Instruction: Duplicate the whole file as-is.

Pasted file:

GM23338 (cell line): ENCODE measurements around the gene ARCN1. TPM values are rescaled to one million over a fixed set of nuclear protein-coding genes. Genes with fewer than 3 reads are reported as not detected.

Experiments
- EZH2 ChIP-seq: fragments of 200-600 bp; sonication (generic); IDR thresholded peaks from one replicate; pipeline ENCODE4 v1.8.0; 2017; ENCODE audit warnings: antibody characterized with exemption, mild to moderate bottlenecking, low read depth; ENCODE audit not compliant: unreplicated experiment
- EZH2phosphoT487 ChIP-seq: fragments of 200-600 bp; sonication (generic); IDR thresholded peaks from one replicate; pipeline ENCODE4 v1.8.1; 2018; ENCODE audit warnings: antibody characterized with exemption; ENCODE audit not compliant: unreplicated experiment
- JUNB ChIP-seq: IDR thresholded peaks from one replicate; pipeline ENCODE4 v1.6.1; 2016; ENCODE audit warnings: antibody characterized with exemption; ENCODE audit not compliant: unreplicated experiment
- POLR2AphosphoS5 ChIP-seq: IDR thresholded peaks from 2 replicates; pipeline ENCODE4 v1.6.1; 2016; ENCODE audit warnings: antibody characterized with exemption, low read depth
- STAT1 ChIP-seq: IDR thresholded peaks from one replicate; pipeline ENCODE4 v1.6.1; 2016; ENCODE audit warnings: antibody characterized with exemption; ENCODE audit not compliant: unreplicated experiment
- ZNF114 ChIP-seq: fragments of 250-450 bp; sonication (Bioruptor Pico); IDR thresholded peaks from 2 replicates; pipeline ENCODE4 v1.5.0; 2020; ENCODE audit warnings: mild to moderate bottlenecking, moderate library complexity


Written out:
GM23338 (cell line): ENCODE measurements around the gene ARCN1. TPM values are rescaled to one million over a fixed set of nuclear protein-coding genes. Genes with fewer than 3 reads are reported as not detected.

Experiments
- EZH2 ChIP-seq: fragments of 200-600 bp; sonication (generic); IDR thresholded peaks from one replicate; pipeline ENCODE4 v1.8.0; 2017; ENCODE audit warnings: antibody characterized with exemption, mild to moderate bottlenecking, low read depth; ENCODE audit not compliant: unreplicated experiment
- EZH2phosphoT487 ChIP-seq: fragments of 200-600 bp; sonication (generic); IDR thresholded peaks from one replicate; pipeline ENCODE4 v1.8.1; 2018; ENCODE audit warnings: antibody characterized with exemption; ENCODE audit not compliant: unreplicated experiment
- JUNB ChIP-seq: IDR thresholded peaks from one replicate; pipeline ENCODE4 v1.6.1; 2016; ENCODE audit warnings: antibody characterized with exemption; ENCODE audit not compliant: unreplicated experiment
- POLR2AphosphoS5 ChIP-seq: IDR thresholded peaks from 2 replicates; pipeline ENCODE4 v1.6.1; 2016; ENCODE audit warnings: antibody characterized with exemption, low read depth
- STAT1 ChIP-seq: IDR thresholded peaks from one replicate; pipeline ENCODE4 v1.6.1; 2016; ENCODE audit warnings: antibody characterized with exemption; ENCODE audit not compliant: unreplicated experiment
- ZNF114 ChIP-seq: fragments of 250-450 bp; sonication (Bioruptor Pico); IDR thresholded peaks from 2 replicates; pipeline ENCODE4 v1.5.0; 2020; ENCODE audit warnings: mild to moderate bottlenecking, moderate library complexity